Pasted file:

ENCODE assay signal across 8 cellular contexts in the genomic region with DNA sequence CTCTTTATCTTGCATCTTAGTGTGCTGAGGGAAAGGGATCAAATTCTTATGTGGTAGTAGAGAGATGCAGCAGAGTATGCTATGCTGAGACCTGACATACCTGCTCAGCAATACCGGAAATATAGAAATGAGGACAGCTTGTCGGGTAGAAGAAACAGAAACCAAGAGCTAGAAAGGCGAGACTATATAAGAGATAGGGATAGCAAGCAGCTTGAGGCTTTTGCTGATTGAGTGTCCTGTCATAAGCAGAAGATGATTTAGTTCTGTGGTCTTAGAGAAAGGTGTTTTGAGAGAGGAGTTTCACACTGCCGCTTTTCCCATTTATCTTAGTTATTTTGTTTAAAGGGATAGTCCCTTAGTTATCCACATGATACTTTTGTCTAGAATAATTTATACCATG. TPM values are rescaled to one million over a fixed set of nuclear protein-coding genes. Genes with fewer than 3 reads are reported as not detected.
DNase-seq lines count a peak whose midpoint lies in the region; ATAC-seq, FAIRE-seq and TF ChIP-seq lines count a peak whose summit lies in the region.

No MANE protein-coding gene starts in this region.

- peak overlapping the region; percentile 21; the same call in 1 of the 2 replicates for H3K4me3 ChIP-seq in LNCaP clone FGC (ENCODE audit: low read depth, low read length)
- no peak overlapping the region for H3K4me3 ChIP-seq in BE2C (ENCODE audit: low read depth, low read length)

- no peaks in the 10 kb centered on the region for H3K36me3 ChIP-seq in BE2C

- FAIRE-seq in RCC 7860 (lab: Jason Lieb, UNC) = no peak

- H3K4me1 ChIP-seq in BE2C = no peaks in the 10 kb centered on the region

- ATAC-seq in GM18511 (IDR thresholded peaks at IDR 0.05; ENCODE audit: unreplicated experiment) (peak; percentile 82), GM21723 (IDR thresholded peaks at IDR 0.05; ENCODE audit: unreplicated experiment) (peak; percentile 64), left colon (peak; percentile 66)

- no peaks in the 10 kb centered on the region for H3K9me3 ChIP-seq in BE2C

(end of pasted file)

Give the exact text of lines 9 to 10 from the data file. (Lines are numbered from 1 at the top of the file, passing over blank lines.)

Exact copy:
- ATAC-seq in GM18511 (IDR thresholded peaks at IDR 0.05; ENCODE audit: unreplicated experiment) (peak; percentile 82), GM21723 (IDR thresholded peaks at IDR 0.05; ENCODE audit: unreplicated experiment) (peak; percentile 64), left colon (peak; percentile 66)

- no peaks in the 10 kb centered on the region for H3K9me3 ChIP-seq in BE2C